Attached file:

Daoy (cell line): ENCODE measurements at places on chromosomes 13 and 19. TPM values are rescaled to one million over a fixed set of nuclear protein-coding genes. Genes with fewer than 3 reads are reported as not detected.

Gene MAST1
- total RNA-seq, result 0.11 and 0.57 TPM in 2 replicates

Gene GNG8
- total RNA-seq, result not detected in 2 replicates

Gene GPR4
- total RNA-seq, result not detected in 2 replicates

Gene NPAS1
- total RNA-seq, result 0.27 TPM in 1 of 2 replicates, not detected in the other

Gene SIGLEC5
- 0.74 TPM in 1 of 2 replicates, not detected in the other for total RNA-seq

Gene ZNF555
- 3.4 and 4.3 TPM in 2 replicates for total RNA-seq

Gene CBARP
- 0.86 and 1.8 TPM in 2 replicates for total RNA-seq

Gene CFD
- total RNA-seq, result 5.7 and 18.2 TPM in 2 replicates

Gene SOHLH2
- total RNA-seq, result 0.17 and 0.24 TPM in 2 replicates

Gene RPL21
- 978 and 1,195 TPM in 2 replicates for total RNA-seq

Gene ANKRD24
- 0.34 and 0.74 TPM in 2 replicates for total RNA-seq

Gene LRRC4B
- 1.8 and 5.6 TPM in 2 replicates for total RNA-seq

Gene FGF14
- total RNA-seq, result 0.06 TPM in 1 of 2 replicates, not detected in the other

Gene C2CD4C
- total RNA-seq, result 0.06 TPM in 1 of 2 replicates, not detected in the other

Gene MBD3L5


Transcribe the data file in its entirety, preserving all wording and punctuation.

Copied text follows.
Daoy (cell line): ENCODE measurements at places on chromosomes 13 and 19. TPM values are rescaled to one million over a fixed set of nuclear protein-coding genes. Genes with fewer than 3 reads are reported as not detected.

Gene MAST1
- total RNA-seq, result 0.11 and 0.57 TPM in 2 replicates

Gene GNG8
- total RNA-seq, result not detected in 2 replicates

Gene GPR4
- total RNA-seq, result not detected in 2 replicates

Gene NPAS1
- total RNA-seq, result 0.27 TPM in 1 of 2 replicates, not detected in the other

Gene SIGLEC5
- 0.74 TPM in 1 of 2 replicates, not detected in the other for total RNA-seq

Gene ZNF555
- 3.4 and 4.3 TPM in 2 replicates for total RNA-seq

Gene CBARP
- 0.86 and 1.8 TPM in 2 replicates for total RNA-seq

Gene CFD
- total RNA-seq, result 5.7 and 18.2 TPM in 2 replicates

Gene SOHLH2
- total RNA-seq, result 0.17 and 0.24 TPM in 2 replicates

Gene RPL21
- 978 and 1,195 TPM in 2 replicates for total RNA-seq

Gene ANKRD24
- 0.34 and 0.74 TPM in 2 replicates for total RNA-seq

Gene LRRC4B
- 1.8 and 5.6 TPM in 2 replicates for total RNA-seq

Gene FGF14
- total RNA-seq, result 0.06 TPM in 1 of 2 replicates, not detected in the other

Gene C2CD4C
- total RNA-seq, result 0.06 TPM in 1 of 2 replicates, not detected in the other

Gene MBD3L5